Bee Jackson and ‘Hey! Hey! Charleston’
The blond and vivacious Bee Jackson was described as the Charleston Queen and was certainly one of the more prominent advocates of the dance in America and Europe but did not ‘invent’ the dance itself. In the midst of a brilliant, international career she died tragically in her mid twenties.
Bee (Beatrice) Jackson was born in Flushing, New York and grew up in Bound Brook, New Jersey. She danced through her early years with her favourite toy, a phonograph. ‘I danced because I loved it’ she said and simply worked out steps to her favourite tunes even though she had no conception of routine; that intricate pattern that is weaved into a dance to symbolise or express a thought or a feeling.
At the age of fifteen, when her dancing madness was well known, she was asked to play the ingenue in an amateur production of The Earl and the Girl. On vacation in New York with her mother she got an audition for her first show and appeared in the Shubert Brother’s cabaret show The Midnight Rounders in the Century Roof (1921). This was followed by appearances in further Shubert shows including The Whirl of New York (1921) and the Al Jolson musical Bombo (1921-22).
She finally got an audiion with Ned Wyburn who for many years was Florenz Ziegfeld’s dance master, and she clearly had flair because she was snapped up and placed in the chorus of the Ziegfeld Follies of 1922. One of the principals was Gilda Gray and Bee was part of her chorus in her South Sea Isle dance. She was so good at doing the Hawaiian dance that she became her understudy.
When the show closed in the summer of 1923 and went on the road, Bee stayed in New York and went into Ziegfeld’s Summer show. At the same time, Gilda Gray remembered her and gave her a job doing a Hawaiian and jazz dance at her nightclub called the Rendezvous. She did not stay long and moved onto the Question Mark run by Dan McKetrick which was a mecca of celebrities in the literary, sporting and dramatic worlds. Here she met the senator (later mayor) Jimmie Walker, Jack Dempsey, Jack Kearns, Johnny Dundee and his manager Jimmie Johnson and Damon Runyon.
When her engagement in Ziegfeld’s Follies and her appearances at the Question Mark ended she became one of the models in chorus of the Shubert Brothers revue Artists and Models launched 20th August 1923 at Shubert theatre with Frank Fay as compere.
Bee claimed that she needed a new dance sensation to bring her to the attention of other stage managers. Upon seeing the show Running Wild in late 1923, she saw the Charleston as her winning ticket and was taught the dance. She gave an audition to the booking agent Harry Bestry and he put her into a new show at the Silver Slipper night club in early 1924. When the Sliver Slipper was padlocked in June 1924, W.T. Granlund, announcer for WHN Radio took her to the El Fey Club and introduced her to Texas Guinan and danced there through the autumn of 1924. Then on 28th December 1924 she began a run at Club Richman (opened that autumn by the entertainer Harry Richman) which landed her contracts to dance in Florida, Havana, London and Paris.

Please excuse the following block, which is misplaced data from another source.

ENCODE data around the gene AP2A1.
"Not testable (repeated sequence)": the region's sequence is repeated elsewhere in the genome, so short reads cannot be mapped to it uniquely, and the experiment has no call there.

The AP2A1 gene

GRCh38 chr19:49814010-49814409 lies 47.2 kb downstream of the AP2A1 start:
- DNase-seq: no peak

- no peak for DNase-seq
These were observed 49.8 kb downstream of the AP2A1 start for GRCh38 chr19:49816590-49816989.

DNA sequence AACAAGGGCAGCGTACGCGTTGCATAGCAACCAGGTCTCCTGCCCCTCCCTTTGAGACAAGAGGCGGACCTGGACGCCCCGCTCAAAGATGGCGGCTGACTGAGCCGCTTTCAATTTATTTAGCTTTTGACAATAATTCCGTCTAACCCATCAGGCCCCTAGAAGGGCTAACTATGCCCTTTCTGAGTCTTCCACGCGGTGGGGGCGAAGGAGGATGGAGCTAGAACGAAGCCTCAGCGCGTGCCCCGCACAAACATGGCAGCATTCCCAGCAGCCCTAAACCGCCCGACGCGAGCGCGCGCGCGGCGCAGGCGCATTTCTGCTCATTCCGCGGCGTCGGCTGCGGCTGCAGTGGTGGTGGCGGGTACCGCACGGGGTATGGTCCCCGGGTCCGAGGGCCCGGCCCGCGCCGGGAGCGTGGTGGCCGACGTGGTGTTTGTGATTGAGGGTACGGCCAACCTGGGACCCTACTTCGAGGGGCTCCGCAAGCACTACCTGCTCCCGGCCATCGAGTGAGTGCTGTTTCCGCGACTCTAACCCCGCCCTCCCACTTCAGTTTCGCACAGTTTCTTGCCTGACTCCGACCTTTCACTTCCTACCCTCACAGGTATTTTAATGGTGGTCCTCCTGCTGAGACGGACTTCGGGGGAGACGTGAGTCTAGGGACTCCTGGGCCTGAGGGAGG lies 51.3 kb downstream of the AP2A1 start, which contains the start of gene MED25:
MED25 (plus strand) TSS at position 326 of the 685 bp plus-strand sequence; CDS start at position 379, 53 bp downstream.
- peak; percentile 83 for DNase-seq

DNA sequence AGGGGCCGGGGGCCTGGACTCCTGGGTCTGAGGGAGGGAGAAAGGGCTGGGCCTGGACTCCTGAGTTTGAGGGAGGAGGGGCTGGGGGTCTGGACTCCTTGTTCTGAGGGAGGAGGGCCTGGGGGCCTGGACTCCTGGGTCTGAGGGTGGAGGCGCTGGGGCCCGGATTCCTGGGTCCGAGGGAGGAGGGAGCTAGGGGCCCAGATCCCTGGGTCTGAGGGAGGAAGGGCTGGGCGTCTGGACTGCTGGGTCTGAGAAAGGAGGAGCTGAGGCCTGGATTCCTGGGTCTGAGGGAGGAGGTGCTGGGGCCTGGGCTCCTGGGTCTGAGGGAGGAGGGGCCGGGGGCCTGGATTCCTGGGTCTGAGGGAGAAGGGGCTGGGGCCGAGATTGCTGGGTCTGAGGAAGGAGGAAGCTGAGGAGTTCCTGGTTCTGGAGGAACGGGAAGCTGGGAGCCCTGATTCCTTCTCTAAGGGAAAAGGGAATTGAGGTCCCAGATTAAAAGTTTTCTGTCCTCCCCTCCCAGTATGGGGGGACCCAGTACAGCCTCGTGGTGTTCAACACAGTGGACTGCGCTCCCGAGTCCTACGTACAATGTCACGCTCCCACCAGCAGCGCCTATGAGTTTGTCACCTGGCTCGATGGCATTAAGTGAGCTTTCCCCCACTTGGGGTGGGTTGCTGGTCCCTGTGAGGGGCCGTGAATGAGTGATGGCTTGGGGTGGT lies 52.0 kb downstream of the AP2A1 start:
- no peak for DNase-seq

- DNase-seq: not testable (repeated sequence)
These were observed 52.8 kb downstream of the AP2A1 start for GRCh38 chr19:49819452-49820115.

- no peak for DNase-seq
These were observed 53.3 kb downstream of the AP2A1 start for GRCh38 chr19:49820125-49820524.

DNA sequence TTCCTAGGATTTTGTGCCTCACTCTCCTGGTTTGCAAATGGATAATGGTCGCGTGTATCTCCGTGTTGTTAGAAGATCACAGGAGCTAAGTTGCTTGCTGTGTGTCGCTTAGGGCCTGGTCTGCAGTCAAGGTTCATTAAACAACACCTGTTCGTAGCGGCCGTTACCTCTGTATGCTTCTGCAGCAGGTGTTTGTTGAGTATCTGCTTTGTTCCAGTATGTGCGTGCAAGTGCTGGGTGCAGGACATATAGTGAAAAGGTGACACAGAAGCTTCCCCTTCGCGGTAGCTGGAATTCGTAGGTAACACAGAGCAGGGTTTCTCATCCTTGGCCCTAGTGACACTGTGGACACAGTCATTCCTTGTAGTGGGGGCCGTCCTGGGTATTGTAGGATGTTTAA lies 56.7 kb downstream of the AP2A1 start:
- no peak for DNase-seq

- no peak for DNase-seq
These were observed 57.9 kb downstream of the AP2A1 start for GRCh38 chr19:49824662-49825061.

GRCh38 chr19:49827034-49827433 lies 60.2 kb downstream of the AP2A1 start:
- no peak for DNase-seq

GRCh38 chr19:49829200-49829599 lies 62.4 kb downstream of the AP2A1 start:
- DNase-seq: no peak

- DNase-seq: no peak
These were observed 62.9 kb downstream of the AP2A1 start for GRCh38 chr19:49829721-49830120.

Of course there is another story. Ned Wayburn claims that he ‘invented’ the dance and got Bee Jackson to dance it in the Ziegfeld Follies of 1922. Whatever the story, Bee never claimed to have invented the dance merely to be one of the first to bring it to public attention.
Via Harry Richman, Bee appeared in vaudeville starting with a week at Keith’s Palace Theatre and then an extensive tour of the USA in early 1925. At some point she was cast to appear in Ivan Abramson’s film Lying Wives (released 13th June 1925) that starred Clara Kimball Young. The film was panned and regarded as being rather dull. By the summer of 1925 she was appearing at Lew Leslie’s fashionable Rue de la Paix nightspot at West 54th Street. When this closed she accepted an offer to appear in London at the Piccadilly Hotel Cabaret.
The Piccadilly Revels autumn show (28/9/25 – 29/11/25) featured the sensational American singers Sissle and Blake, the dancing duo Carl Hyson and Peggy Harris and the singer Jane Green. Bee was billed as ‘the champion shimmy shaker and Charleston dancer from America’ and much was made of her law court action against a dancing teacher on the grounds that thanks to him she could not help shimmying whenever jazz was played. Her featured number was Charleston Baby of Mine where she was introduced by the dancing of Muriel Montrose and the chorus. Throughout her stay in London she also doubled at the Kit Kat Club in the Haymarket owned by the same management as the Piccadilly.